One day I encountered a problem: when accessing a web service, some requests failed, and Connection Refused was returned.
For some reason, the web service is a hostNetwork type, which is the same network namespace as the host, and when I logged into Node, I could see that the listening socket was still there, but when I made a direct curl request, it returned Connection Refused.
Why? Usually Connection Refused means that the listening socket is not open and the corresponding port number is not opened, the kernel will return icmp-port-unreachable, but now it is obvious that the port is open.
Cause of the problem
Actually, in addition to the port not being open, the kernel will return icmp-port-unreachable and may also return icmp-port-unreachable error messages if certain iptables rules are hit. This is the reason for the problem above.
Looking at all the svc’s in the cluster, you can see that there happens to be a nodePort type svc with the same port number assigned, as the web service above.
Check iptables as follows (example).
Above is a diagram of the different stages of iptables in the kernel (source), it can be seen that it needs to go through the PREROUTING, INPUT phase of iptables before it is actually sent up to the Local Process.
From the above iptables rules, the NodePort type svc, will add rules to the INPUT phase of iptables, and will directly return icmp-port-unreachable error messages when matching the destination port number of 30584.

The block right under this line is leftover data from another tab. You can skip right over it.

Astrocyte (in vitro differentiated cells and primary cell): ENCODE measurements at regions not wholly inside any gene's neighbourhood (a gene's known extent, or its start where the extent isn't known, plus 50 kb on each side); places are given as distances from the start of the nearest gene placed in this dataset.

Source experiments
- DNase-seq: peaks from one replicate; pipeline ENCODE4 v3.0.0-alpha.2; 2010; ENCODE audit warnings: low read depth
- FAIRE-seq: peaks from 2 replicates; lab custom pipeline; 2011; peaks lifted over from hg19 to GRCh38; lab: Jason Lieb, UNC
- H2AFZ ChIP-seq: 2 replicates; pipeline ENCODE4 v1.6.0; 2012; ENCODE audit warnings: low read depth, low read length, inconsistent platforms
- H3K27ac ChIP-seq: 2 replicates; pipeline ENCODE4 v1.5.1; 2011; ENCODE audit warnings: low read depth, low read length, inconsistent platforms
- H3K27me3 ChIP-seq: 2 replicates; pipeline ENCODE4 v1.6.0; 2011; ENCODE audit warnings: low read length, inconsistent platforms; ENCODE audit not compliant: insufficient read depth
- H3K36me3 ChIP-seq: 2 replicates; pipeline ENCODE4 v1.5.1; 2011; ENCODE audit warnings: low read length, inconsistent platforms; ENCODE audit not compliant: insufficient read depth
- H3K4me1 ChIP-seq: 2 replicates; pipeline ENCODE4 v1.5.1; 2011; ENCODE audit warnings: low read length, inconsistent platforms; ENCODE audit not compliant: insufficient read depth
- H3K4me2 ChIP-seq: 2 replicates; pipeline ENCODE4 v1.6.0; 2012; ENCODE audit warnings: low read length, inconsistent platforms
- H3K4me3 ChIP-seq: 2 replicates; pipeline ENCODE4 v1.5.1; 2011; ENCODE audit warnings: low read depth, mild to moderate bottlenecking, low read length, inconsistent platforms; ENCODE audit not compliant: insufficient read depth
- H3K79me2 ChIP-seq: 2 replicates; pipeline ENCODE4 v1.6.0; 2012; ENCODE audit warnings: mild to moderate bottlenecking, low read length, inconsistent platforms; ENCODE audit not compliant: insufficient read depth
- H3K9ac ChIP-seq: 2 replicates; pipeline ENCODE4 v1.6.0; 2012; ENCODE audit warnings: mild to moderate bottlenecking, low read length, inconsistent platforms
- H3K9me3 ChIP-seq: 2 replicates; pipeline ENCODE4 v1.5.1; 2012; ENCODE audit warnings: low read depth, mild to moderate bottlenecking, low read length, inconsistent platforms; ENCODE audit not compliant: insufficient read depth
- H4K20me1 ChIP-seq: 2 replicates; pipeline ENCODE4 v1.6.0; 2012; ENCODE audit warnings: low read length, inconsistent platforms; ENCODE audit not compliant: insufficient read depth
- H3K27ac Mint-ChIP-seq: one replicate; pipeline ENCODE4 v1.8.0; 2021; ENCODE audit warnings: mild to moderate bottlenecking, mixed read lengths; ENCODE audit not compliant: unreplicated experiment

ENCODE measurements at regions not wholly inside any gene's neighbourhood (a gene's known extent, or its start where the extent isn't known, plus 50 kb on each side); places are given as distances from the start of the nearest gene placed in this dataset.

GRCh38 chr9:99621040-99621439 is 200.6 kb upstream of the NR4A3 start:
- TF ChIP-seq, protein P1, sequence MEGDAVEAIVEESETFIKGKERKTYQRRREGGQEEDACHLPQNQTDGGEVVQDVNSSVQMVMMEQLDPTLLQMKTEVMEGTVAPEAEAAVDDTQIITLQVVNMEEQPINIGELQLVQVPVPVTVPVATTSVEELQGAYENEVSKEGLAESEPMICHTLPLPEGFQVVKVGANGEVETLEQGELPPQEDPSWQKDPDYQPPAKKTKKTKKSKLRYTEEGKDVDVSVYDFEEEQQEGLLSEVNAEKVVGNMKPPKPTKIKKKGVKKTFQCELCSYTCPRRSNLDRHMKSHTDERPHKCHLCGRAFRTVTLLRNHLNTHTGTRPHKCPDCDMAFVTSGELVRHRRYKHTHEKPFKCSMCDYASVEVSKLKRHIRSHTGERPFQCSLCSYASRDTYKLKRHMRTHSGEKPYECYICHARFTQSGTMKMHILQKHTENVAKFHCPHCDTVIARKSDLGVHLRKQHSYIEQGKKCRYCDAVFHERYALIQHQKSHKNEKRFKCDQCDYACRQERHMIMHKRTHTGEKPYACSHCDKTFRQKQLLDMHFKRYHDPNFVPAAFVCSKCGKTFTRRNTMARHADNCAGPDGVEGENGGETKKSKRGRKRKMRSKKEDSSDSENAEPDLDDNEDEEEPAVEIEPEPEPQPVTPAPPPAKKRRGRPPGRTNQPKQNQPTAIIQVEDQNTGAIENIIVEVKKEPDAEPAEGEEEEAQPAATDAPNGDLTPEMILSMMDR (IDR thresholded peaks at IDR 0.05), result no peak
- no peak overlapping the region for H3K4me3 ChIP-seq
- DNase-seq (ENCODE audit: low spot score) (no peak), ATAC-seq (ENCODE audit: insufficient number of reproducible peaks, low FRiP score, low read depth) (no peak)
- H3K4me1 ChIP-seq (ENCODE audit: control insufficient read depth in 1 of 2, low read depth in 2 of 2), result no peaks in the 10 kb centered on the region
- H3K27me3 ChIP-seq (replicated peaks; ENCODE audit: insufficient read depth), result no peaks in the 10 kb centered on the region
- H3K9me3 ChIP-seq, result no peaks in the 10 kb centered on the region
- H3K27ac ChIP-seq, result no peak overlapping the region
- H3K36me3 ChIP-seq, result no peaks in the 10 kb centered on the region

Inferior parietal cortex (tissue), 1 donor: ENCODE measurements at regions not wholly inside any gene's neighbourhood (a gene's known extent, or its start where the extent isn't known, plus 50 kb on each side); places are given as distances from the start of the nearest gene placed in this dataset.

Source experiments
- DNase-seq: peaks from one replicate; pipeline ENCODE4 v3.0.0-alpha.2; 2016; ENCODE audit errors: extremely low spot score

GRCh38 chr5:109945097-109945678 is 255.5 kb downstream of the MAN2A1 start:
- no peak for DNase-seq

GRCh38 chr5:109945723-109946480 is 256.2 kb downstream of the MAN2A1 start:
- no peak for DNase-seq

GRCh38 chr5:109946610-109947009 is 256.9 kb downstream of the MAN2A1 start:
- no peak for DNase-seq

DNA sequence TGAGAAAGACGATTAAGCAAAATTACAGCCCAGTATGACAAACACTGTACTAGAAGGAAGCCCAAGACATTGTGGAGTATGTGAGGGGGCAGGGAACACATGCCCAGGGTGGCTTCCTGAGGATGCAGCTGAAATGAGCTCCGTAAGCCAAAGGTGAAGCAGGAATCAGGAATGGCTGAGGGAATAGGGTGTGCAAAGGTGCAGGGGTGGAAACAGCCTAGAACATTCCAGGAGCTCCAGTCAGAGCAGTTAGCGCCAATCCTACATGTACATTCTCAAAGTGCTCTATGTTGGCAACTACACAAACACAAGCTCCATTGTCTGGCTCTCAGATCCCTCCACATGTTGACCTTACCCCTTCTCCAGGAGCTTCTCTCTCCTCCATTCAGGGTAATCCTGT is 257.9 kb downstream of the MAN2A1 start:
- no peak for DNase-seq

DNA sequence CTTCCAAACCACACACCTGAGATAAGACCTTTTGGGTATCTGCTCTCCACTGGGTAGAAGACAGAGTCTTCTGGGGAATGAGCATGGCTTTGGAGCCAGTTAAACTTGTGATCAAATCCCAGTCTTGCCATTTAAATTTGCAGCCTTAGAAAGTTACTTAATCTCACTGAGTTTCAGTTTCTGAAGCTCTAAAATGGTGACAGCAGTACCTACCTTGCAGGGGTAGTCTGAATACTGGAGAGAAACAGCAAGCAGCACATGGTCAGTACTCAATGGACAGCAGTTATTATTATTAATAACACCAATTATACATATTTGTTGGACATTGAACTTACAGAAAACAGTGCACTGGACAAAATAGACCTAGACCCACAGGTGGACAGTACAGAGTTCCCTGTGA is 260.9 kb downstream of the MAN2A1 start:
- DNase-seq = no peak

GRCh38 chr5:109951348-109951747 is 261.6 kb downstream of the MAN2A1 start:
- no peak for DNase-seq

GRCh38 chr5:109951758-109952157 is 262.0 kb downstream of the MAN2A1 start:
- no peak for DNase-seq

Note that the above shows the case where svc does not match to the endpoint. When Pod starts normally and svc matches to the endpoint, the iptables rule will forward the message to Pod at this time, and Local Process still cannot receive the message. Since the client’s request in this case will not directly fail, but will be handed over to the Pod for processing, so it is more confusing.
The thoughtful reader may ask: Isn’t kubernetes designed this way to set a trap for Local Process? When the kernel randomly selects a local port, it will probably hit the kubernetes svc port number.
Actually, kubernetes has done its best.
When creating a nodePort type svc, kubernetes (actually doing kube-proxy) will not only issue iptables rules, but also create a listening socket, which listens on the port number of the nodePort, so.
- When the kernel specifies bind the port number, it will return port used
- When the kernel randomly selects a local port number, it will not hit the port
Therefore, normally, Local Process will not step on the trap.
However, if Local Process starts first and kube-proxy starts later, the situation described above will occur.
In this case, kube-proxy will still issue iptables rules and try to bind the port number, but it will be unsuccessful because it is already occupied by Local Process.
However, since iptables has been issued, Local Process can only stand by empty-handedly and shed tears at the port number, watching the messages being hijacked.
The solution is to configure the resourcequota of user namespace and configure the quota of service.NodePort/service.LoadBalancer to 0. Users who create svc of nodePort or LoadBalancer type will be rejected by resourequota.